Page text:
From Hogarth’s satirical engravings through to membership certificates designed by Mucha, historian Lucy Inglis discovers how artists have responded over the centuries to the principles, symbolism and patronage of Freemasonry
An exhibition held in the Library and Museum at Freemasons’ Hall, Encounters: Artists and Freemasonry Over 300 Years seeks to bring together artists who have made significant contributions to the art associated with Freemasonry. In some cases, these are images and objects, such as books of instruction and jewels involved in masonic ceremonies. Elsewhere, abstract interpretations of masonic symbolism add a further element to the range of art on offer.
The exhibition begins in earnest at the start of the eighteenth century, when the formation of the first Grand Lodge led to the publication of Constitutions (official rule books) and lists of lodges featuring detailed engravings. The Constitutions and lists were sanctioned by the Grand Lodge of England and the artists employed on their design used biblical imagery and references to classical architecture to stress a view that Freemasonry, even in the 1720s, had a long lineage. This early series, showing work by Sir James Thornhill and John Pine in particular, is dominated by superb examples of William Hogarth’s contentious contributions to the masonic artistic canon.
Appearing on the register of a lodge on Little Queen Street, Hogarth was a Freemason by 1725. Despite being part of the brotherhood, he defaulted to his trademark satirical social commentary with The Mystery of Masonry Brought to Light by the Gormogons (1724). Typical of Hogarth, the Gormogons depicts real people, including James Anderson, author of the Constitutions, who is shown with his head through the rungs of a ladder, apparently engaged in kissing the buttocks of an aged crone in mocking reference to his attempts to regularise Freemasonry. Also featured is Hogarth’s Night (1738), showing Sir Thomas de Veil, a vocal critic of London’s gin trade, as an inebriated Master.
There is a strong showing of later eighteenth- and early nineteenth-century masonic art, culminating in significant works by Alphonse Mucha. The jewels and apron he designed are intriguing, while the large-scale membership certificate is particularly striking.
‘artists used biblical imagery and references to classical architecture to stress a view that Freemasonry had a long lineage’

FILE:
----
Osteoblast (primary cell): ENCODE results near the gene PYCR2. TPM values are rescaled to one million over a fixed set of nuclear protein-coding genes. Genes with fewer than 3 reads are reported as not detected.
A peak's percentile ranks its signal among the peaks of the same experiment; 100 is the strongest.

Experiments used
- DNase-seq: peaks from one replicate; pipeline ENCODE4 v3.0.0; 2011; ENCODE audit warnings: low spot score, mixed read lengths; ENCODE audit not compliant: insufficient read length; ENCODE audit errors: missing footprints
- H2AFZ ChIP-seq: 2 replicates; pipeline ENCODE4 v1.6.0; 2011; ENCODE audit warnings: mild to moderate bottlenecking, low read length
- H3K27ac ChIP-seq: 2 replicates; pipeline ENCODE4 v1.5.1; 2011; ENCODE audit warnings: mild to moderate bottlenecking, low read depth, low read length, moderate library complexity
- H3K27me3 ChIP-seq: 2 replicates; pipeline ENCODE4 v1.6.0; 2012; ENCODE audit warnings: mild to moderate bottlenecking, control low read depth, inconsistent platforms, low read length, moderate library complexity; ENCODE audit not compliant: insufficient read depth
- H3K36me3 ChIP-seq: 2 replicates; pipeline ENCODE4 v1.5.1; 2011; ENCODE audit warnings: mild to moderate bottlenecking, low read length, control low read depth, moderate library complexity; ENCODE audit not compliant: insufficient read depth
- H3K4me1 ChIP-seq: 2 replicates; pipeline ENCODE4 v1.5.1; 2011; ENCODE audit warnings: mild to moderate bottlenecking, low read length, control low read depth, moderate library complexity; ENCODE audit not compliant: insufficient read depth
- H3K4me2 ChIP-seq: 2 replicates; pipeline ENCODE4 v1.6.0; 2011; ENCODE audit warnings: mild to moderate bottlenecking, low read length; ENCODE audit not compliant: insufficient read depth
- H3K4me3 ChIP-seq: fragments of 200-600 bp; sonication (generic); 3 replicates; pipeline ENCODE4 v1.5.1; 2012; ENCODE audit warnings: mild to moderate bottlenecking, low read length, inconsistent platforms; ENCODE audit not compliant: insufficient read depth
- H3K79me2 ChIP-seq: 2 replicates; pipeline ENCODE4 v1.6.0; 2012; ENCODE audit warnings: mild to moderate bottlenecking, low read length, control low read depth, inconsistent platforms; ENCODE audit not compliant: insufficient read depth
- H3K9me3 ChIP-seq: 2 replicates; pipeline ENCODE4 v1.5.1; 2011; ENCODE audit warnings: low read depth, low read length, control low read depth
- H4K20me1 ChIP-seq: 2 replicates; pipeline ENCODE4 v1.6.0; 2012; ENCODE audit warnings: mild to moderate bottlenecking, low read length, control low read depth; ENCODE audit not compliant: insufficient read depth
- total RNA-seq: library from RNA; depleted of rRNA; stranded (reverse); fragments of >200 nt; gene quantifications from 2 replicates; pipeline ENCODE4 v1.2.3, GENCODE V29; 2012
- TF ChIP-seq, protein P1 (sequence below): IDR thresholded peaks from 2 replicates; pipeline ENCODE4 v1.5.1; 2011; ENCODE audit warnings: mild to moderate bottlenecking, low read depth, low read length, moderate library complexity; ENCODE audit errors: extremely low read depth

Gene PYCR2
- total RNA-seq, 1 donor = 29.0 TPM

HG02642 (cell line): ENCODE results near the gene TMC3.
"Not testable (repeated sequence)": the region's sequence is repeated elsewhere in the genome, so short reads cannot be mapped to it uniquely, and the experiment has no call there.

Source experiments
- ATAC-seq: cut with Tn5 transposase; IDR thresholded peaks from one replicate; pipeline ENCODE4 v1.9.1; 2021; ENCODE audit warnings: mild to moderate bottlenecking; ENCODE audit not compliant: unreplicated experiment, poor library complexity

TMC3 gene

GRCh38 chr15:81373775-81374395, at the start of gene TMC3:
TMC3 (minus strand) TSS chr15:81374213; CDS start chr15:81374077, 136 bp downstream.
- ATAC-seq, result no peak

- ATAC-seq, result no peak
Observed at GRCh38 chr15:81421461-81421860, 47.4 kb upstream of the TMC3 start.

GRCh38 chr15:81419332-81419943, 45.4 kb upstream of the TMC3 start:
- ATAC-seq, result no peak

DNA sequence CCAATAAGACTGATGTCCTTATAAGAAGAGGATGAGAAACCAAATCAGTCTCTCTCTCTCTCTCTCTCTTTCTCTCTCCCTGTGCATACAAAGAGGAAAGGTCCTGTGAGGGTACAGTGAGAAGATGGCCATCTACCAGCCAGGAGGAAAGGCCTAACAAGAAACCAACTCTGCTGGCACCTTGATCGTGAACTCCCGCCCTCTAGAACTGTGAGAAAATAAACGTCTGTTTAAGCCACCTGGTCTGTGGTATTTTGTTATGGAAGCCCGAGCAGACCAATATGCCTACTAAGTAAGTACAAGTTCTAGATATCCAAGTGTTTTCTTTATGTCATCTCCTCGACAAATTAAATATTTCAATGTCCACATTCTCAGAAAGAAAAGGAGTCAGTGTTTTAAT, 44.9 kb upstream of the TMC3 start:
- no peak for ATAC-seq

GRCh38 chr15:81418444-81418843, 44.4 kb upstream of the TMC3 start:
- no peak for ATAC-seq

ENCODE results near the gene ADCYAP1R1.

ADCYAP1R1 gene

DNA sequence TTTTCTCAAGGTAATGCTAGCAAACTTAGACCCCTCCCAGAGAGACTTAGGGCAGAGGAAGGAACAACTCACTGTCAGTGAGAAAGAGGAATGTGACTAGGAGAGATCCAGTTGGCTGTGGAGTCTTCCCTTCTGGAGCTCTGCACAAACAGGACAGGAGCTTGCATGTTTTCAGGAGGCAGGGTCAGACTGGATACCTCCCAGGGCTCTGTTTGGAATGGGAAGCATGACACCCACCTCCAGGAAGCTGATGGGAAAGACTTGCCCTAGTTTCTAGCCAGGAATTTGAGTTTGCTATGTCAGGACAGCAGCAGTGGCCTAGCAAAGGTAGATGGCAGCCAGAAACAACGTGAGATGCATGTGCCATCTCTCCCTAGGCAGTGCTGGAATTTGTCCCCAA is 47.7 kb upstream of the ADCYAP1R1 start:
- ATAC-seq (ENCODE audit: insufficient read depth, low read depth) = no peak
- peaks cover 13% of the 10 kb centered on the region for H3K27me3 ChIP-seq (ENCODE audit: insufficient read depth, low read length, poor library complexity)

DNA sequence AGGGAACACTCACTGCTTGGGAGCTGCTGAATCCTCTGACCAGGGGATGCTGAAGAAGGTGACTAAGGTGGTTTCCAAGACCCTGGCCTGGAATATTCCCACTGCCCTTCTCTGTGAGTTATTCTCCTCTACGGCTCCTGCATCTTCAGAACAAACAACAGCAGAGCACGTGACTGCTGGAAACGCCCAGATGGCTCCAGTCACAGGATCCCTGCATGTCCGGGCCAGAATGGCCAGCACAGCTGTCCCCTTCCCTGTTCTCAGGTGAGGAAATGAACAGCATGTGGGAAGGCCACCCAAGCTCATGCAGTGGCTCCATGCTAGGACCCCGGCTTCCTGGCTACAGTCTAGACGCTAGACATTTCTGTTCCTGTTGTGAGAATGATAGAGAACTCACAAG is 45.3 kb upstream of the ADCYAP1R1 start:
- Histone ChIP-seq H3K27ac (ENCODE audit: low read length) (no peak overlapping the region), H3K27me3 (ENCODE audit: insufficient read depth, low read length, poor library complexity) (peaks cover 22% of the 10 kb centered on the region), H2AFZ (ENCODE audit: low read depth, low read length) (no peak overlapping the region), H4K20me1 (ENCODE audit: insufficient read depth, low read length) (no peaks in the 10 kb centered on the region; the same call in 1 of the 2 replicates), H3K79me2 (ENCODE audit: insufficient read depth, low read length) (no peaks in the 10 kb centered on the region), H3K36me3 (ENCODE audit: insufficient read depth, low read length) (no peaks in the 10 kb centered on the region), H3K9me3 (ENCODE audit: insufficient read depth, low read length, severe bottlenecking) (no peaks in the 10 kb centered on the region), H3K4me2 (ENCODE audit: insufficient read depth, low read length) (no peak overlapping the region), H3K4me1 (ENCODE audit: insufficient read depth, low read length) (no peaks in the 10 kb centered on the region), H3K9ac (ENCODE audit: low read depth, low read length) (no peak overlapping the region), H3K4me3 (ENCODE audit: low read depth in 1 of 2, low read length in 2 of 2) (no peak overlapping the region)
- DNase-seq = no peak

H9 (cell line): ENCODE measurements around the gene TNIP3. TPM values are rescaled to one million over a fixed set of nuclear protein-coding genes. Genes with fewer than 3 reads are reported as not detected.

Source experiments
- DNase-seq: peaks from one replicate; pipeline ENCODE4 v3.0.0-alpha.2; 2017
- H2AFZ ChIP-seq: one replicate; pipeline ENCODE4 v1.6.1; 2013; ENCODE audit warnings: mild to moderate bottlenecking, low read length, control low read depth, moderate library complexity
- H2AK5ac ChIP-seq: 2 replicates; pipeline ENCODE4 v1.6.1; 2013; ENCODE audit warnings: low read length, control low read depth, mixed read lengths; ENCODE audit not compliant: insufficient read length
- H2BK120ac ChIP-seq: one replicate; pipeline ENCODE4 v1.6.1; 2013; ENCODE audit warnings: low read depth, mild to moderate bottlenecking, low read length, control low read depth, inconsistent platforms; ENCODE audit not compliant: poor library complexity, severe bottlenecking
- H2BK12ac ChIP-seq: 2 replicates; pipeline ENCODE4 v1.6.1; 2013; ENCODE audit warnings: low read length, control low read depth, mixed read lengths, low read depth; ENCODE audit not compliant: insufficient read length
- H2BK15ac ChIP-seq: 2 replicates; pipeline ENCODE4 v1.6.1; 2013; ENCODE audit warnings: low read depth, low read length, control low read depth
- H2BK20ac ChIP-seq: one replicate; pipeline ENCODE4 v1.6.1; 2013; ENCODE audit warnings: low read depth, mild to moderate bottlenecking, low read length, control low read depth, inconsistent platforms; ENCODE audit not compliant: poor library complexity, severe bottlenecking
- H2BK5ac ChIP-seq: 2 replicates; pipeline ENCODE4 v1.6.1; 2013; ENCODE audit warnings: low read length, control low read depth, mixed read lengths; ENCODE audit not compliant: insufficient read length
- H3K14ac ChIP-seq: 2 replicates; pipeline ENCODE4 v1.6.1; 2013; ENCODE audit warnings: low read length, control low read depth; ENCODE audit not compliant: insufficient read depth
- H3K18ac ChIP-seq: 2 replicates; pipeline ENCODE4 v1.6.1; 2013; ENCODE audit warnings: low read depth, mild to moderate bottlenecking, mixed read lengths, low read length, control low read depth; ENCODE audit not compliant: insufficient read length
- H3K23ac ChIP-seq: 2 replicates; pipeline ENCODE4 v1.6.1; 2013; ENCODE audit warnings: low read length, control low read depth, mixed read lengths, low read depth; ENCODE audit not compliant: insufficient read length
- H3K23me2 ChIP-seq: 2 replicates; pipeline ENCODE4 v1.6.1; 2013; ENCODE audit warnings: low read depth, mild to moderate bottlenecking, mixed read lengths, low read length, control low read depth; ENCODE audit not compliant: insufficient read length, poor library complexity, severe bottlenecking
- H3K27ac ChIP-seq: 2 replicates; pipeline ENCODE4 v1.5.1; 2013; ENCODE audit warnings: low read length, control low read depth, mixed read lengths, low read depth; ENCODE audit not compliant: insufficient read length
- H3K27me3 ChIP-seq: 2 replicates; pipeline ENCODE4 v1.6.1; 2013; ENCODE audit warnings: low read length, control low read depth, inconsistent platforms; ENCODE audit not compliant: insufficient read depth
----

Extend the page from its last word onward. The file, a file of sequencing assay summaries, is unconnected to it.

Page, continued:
When the Republic of Czechoslovakia was formed as an independent state in 1918, Mucha’s art played a key role in forming the state’s new identity. He even designed its new banknotes and postage stamps.
The work of Alvin Langdon Coburn will be new to many visitors. Coburn was born in Massachusetts in 1882 and took up photography at the age of eight. In his late thirties, after exhibiting successfully in New York and London, he moved to North Wales and in 1919 became a Freemason, embracing the organisation wholeheartedly. His portrait of US President Theodore Roosevelt is the most striking and well known of his photographs shown at the exhibition, although Coburn was not yet a Freemason when the image was captured in 1907.
Of the modern art featured in this exhibition, two artists are particularly prominent. Trevor Frankland, Master of Philbrick Lodge, No. 2255, in Essex in 1994, contributed (before his death in 2011) two pieces representing the journey of the Ashlar: a screen print called Ashlars in the Making (undated) and a large-scale work on wood and hardboard named The Perfect Ashlar (1972). The Perfect Ashlar has depth and layered interest well suited to its subject matter.
Yanko Bonev, a sculptor born in north-eastern Bulgaria and a former Grand Master of the Grand Lodge of Bulgaria, also contributed large-scale pieces of modern art. After an early career in monumental public sculpture, he became a Freemason when the organisation was introduced to Bulgaria in the 1990s and turned his hand to smaller bronzes.
This is an exhibition that has been painstakingly put together and is adroitly pitched at the visitor who may not have considered the strong links between art and Freemasonry before. It also contains hidden depths for those with more detailed knowledge of the rites and rituals of Freemasonry and their associated histories. There is much here to discover.
Encounters: Artists and Freemasonry Over 300 Years runs until 20 September 2013, Monday-Friday, 10am-5pm. Freemasonry Today would like to thank Martin Cherry for his assistance in putting this article together.
‘this exhibition contains hidden depths for those with more detailed knowledge of the rites and rituals of Freemasonry’